One of Toronto's hottest new restaurants is dinner with a view. Located under the Gardiner Expressway, this pop-up experience has everything: giant heated terrariums around flora eateries, a celebrity preparing a "3-course blind menu" and now organized protests.
Local activists have taken the shot that the luxurious restaurant is now sitting under the same highway near where the homeless had lived until recently, when the city camped earlier this year and cited security issues.
What should be an Instagram-friendly spin at fine dining places became a flashpoint Friday between the city's richer residents and the most vulnerable.
When diners hid in terrarium-like domes and attached to entrees infused with Mexican, Italian and French influences, a group of activists on the other side of a fence separating pop-up from the rest of the world characters reading "Homes Not Domes" and "Evict the Rich" while others played drums and other instruments.
A law firm called the Ontario Coalition Against Poverty had called for the demonstration called "Dinner with a View – of the Rich." OCAP also provided a free three-course meal in contrast with the expensive kitchen at dinner with a view.
According to the restaurant's website, it costs 149 Canadian dollars to rent a terrarium, and there is a separate nightly fee of $ 99 Canadian per person. The parties must include four to six people, which means that the least possible experience costs about $ 550 Canadian – before tax.
OCAP wanted to use the protest to draw attention to the greater problem of homelessness in Toronto, organizer Yogi Acharya told The Washington Post.
"Toronto, like most cities, is in the midst of a housing crisis," said Acharya. "There are people who are homeless who have no other place to go but under a highway. It was so hard to put on meals as not far from where people were hungry and cold all winter and we thought it required a protest . "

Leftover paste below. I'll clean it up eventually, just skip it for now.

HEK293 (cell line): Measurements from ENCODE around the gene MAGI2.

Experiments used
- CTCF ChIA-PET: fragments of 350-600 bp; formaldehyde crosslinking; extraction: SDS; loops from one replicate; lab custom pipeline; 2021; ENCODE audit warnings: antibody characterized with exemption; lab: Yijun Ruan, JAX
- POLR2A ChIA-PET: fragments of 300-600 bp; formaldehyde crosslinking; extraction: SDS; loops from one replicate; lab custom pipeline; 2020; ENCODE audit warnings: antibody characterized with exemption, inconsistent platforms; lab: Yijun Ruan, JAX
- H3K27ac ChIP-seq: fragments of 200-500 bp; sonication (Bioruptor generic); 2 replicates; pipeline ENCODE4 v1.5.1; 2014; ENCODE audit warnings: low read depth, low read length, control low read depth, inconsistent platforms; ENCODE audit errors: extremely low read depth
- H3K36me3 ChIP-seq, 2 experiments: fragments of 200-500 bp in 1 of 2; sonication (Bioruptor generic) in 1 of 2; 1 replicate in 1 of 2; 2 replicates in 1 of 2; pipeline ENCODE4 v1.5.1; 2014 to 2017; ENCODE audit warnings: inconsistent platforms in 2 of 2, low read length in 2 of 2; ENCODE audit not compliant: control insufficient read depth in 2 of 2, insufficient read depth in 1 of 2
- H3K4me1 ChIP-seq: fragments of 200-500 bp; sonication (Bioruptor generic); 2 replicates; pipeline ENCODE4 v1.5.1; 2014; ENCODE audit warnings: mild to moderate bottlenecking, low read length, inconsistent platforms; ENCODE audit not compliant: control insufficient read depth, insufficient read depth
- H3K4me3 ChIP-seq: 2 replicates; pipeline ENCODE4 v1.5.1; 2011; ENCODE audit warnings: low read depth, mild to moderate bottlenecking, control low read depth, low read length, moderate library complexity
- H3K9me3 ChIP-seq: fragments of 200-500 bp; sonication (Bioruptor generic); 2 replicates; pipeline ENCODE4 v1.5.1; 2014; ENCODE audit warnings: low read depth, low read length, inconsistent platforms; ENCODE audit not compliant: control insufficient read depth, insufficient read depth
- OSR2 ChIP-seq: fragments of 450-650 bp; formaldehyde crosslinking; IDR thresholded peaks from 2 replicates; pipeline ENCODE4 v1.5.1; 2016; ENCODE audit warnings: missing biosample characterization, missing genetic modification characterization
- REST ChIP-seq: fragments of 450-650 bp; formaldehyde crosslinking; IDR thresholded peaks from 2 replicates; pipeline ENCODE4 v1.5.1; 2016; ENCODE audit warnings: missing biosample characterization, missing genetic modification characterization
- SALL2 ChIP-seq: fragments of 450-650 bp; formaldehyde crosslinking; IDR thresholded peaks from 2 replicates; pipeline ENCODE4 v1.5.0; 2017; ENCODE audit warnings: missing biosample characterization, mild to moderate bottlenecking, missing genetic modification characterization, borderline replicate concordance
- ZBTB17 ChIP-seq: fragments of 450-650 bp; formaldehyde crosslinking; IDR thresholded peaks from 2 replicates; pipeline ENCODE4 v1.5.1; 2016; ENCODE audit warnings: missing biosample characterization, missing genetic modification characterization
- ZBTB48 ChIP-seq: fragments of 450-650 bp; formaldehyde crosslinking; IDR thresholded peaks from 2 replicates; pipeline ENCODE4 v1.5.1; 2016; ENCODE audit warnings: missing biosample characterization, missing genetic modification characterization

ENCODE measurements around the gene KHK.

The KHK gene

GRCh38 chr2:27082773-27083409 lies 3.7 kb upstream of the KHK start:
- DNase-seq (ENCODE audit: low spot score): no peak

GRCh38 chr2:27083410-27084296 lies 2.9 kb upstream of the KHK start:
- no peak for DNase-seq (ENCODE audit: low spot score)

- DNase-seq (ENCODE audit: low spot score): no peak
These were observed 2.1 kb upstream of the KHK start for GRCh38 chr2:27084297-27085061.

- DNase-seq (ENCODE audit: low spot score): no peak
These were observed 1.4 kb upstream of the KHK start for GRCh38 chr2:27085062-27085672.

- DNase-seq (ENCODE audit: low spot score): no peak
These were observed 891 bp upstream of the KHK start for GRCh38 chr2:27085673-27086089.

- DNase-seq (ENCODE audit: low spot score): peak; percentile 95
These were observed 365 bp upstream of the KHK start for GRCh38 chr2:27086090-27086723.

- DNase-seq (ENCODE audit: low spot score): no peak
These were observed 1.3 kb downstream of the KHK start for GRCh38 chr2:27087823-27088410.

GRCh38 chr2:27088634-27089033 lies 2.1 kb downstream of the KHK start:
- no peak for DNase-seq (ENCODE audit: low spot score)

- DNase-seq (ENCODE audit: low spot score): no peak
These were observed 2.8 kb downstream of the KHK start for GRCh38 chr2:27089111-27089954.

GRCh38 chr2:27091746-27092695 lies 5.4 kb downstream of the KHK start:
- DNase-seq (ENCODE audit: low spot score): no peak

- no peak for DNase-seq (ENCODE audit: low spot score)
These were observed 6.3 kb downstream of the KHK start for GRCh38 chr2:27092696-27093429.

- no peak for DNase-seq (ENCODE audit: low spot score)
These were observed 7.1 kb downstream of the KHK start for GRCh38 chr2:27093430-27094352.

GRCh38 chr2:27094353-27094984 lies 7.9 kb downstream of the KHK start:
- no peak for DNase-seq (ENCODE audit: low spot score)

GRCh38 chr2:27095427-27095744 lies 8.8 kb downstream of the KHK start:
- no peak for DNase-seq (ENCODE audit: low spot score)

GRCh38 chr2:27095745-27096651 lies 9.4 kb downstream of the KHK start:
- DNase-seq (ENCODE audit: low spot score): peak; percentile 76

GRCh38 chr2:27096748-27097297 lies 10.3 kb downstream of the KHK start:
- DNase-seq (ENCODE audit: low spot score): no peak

Dinner with a view is in Bentway, a public space of 11-mile highway, run by an independent charity and has hosted community events such as art exhibitions, public markets, and more. It is about a mile from the borders of one of the homeless camps that city officials cleared.
In a statement on the protests submitted on Instagram, the organizers of Dinner With A View said: "We are sympathetic to those affected by the city's actions and were in no way involved in the decision-making process." They said they had worked with Bentway, and not with the city authorities, to open the pop-up window that runs until May 2.
OCAP's main complaint was with the city and how it was aimed at homelessness. Acharya said the organization would hold another demonstration on April 12 outside of Toronto's Metro Hall to demand that the city preserve respite for homeless people, add beds to its housekeeping system and build affordable housing.
Bradley's Toronto spokesman disagreed with OCAP's characterization of the city's actions.
"We work every day 24 hours a day, seven days a week, to offer permanent housing, jobs, what we can to help people living on the street," he told the post. He said the officials had offered help and shelter to the homeless who were exposed to the camp, but some had chosen not to accept the offer.
Ross also said that one of the camps under the Gardiner Expressway had experienced a fire in March, leading the city to clear other such places for safety reasons.
Toronto, with a population of just under 3 million, had an estimated 8,715 homeless in April 2018, of which approx. 6 percent lived outdoors, according to a city survey. The primary reasons for homelessness are migration, economy and the housing market, found the city.
Most of its shelter is in or near capacity, with the system at 92 percent of its total capacity, according to recent city data. The average number of people using the shelters rose from 4,366 in January 2017 to 6,820 in January 2019. "People who carry the bottom of our home crisis and try to survive are being pushed out," said Acharya. "Meanwhile, luxurious dining visits to the wealthy permits."
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